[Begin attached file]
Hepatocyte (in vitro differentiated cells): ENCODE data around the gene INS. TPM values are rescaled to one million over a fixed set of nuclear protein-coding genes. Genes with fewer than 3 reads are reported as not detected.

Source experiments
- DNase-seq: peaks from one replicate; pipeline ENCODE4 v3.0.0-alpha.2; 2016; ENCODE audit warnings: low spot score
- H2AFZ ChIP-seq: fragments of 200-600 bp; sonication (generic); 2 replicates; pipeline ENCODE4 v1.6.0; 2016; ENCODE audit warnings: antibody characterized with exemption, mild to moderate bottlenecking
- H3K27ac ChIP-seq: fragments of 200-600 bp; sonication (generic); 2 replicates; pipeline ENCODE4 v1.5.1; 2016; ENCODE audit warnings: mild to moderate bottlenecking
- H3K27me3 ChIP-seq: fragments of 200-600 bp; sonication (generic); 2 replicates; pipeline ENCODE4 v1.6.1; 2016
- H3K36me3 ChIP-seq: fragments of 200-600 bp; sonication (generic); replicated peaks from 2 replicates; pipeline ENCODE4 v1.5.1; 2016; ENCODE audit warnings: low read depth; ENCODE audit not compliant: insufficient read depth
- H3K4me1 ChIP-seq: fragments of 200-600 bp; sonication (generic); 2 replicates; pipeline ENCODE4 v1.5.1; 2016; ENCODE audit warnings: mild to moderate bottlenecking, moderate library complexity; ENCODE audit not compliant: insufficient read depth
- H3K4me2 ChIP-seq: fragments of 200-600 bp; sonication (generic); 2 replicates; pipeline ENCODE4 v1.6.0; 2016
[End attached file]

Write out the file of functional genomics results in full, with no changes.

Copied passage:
Hepatocyte (in vitro differentiated cells): ENCODE data around the gene INS. TPM values are rescaled to one million over a fixed set of nuclear protein-coding genes. Genes with fewer than 3 reads are reported as not detected.

Source experiments
- DNase-seq: peaks from one replicate; pipeline ENCODE4 v3.0.0-alpha.2; 2016; ENCODE audit warnings: low spot score
- H2AFZ ChIP-seq: fragments of 200-600 bp; sonication (generic); 2 replicates; pipeline ENCODE4 v1.6.0; 2016; ENCODE audit warnings: antibody characterized with exemption, mild to moderate bottlenecking
- H3K27ac ChIP-seq: fragments of 200-600 bp; sonication (generic); 2 replicates; pipeline ENCODE4 v1.5.1; 2016; ENCODE audit warnings: mild to moderate bottlenecking
- H3K27me3 ChIP-seq: fragments of 200-600 bp; sonication (generic); 2 replicates; pipeline ENCODE4 v1.6.1; 2016
- H3K36me3 ChIP-seq: fragments of 200-600 bp; sonication (generic); replicated peaks from 2 replicates; pipeline ENCODE4 v1.5.1; 2016; ENCODE audit warnings: low read depth; ENCODE audit not compliant: insufficient read depth
- H3K4me1 ChIP-seq: fragments of 200-600 bp; sonication (generic); 2 replicates; pipeline ENCODE4 v1.5.1; 2016; ENCODE audit warnings: mild to moderate bottlenecking, moderate library complexity; ENCODE audit not compliant: insufficient read depth
- H3K4me2 ChIP-seq: fragments of 200-600 bp; sonication (generic); 2 replicates; pipeline ENCODE4 v1.6.0; 2016